The Benefits of Drama Therapy for Young Adults With Autism
Drama and Therapy
Drama therapy programs can play a crucial role in the development of an autistic young adult's self-esteem and social skills. They can provide a fun yet challenging environment in which all kinds of relevant expression is allowed and encouraged.
It is built on four principles:
- Free Expression
If part of a regime that could include art and music therapy, for example, along with more vocational topics, you're giving your son or daughter the best possible opportunity to grow as a person.
Look out for local opportunities in colleges and community-based art and educational groups. The earlier you start the better.
Please read on for more detailed information.
Preparation Is the Key
Having prior knowledge of the young student is vital before your course begins. Ideally, you will have been introduced to all members of your class at a pre-term informal family visit and at a more formal type of interview. Personal contact is very important. You'll get a close-up sense of just who the person is underneath the autistic traits and habits, and they will remember you even if they cannot tell you directly the next time you meet.
If this is just not possible then arrange for the student (and support worker) to meet you ten or fifteen minutes before the lesson starts. The earlier you can get this information to the support worker or family—and then to the student—the better.
You should never begin a class without knowing specific information about any young adult who is on the autistic spectrum. At the college I work at, we're encouraged to keep the following written information in our teacher's folder:
- personal support plan.
- behaviour support plan.
- individual targets.
- daily reports and events.
It's good practice to have strategies ready and to be aware of any known 'triggers' that could cause disruptive behaviour. (please see below)
A Simple Start
Autism in young adults often manifests as an impairment in their ability to express themselves in social groups. Many find it difficult to communicate and loosen up, like a lot of teenagers. In certain individuals, there may be a total lack of speech, or hand flapping when stressed, or tantrum-like behavior that is triggered for no apparent reason.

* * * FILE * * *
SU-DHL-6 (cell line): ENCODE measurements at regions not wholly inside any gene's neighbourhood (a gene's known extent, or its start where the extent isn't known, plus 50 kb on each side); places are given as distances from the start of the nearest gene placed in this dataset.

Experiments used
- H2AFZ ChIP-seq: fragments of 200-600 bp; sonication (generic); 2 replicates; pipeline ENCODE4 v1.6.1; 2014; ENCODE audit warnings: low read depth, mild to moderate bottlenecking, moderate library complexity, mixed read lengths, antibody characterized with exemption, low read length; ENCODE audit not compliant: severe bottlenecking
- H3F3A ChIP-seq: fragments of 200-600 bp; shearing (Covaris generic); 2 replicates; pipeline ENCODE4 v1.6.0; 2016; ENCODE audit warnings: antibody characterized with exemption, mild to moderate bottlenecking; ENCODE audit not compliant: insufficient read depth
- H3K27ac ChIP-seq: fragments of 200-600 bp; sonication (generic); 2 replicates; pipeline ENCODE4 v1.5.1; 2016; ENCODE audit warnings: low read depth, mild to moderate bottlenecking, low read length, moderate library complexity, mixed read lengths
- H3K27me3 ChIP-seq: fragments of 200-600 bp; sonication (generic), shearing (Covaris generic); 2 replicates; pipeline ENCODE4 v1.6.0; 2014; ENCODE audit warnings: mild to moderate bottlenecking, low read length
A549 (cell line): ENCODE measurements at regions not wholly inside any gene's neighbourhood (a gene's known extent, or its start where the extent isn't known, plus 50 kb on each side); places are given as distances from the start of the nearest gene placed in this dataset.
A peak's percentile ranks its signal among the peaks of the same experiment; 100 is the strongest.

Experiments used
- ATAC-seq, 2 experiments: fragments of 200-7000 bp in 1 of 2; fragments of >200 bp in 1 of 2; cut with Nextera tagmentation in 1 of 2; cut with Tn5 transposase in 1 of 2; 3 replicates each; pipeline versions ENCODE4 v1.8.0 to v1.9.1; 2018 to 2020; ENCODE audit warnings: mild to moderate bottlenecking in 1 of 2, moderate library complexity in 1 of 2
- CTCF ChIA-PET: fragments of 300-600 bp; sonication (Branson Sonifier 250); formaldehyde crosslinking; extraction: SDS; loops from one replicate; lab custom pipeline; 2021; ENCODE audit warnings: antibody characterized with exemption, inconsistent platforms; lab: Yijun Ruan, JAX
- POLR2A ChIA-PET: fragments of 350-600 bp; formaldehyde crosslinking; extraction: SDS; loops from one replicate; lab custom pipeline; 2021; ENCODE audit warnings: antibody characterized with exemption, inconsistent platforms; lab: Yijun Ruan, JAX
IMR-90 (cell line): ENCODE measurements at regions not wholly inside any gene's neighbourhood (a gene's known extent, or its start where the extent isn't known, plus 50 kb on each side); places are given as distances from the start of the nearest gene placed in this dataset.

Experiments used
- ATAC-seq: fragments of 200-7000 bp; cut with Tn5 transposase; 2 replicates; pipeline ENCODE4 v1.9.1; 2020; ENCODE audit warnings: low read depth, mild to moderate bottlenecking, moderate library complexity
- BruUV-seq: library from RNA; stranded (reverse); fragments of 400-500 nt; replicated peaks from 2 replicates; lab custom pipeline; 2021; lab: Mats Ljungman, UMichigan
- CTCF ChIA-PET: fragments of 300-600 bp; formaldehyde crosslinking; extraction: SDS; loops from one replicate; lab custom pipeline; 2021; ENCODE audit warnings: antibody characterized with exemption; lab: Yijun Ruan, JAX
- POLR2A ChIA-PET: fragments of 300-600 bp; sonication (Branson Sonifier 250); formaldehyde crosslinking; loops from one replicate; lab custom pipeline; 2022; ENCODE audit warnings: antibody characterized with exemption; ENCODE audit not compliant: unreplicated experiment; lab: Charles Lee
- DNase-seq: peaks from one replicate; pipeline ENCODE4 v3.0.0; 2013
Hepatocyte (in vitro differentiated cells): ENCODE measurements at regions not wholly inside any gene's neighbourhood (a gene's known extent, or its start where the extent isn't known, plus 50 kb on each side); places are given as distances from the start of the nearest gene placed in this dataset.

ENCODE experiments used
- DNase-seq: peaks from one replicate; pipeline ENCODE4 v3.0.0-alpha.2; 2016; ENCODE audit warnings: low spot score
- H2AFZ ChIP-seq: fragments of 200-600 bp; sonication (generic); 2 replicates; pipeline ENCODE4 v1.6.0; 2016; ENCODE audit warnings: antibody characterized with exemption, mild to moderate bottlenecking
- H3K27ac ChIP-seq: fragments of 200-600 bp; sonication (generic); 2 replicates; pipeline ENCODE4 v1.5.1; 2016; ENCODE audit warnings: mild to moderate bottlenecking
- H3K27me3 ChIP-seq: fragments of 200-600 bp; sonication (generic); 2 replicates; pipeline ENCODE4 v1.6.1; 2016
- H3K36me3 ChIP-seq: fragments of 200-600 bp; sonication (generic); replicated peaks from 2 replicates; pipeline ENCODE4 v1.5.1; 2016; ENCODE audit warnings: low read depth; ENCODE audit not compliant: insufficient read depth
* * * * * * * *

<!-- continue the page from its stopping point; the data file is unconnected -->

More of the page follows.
To help you start your class in a confident and clear way, here are some important points to note:
- Get to know as much about the individuals you'll be teaching beforehand, as mentioned previously so that you're ready should an issue arise.
- Through experience, I've found it best to start each lesson with a simple introduction at a corner table in the drama hall. I set out some chairs (leaving two spare a little away from the group) making sure the support workers are where they ought to be, then quietly take the register.
- I find this traditional exercise gives me a chance to focus on each student for a few minutes, so I get an idea about their general wellbeing. And they can hear my voice, which sometimes is the first point of contact.
- I try to be as friendly as I can whilst creating an atmosphere of learning. I read out names and wait for an answer—'Here!' I'm not too worried at this stage if shyness or tension gets in the way and there are blank looks. I thank them for being on time!
The Right Number of Students In Your Group
In my regular college drama therapy class, which has been running twice weekly for nine years, I've worked with many young adults on the autistic spectrum and watched them gain in confidence through interaction in a small mixed group.
The benefits of having only 5 students (with 3 co-workers) are many but the main advantage is the flexibility—the group is small enough to allow me to work one-to-one with an individual, if need be, but large enough to gain a real sense of social interaction that is crucial for the autistic person.
The Benefits of Walking
When all the names are ticked and everyone has had a chance to listen and look, I make my first move and ask the group to stand up and form a line at one end of the hall. I tell them, "We're going for a walk, from one end to the other. Not too quickly, not too slowly, and in a straight line please if you can!" I then rearrange the support workers, make sure everyone has their own space and lead them off into a gentle walk.
This is the initial warm up and is I find the easiest way to help the individual become part of the group. I walk alongside, sometimes move in front, sometimes stay behind. I am always watching, trying to learn.
This simple exercise allows me to focus in on each student's style and mode of walking. I can see who is paying attention, who is distracted, who is keen. When the walking activities are over I allow a breathing space of say 5 minutes where we reflect and feedback. Then we move into more complex routines that involve the use of motor skills and hand/eye coordination.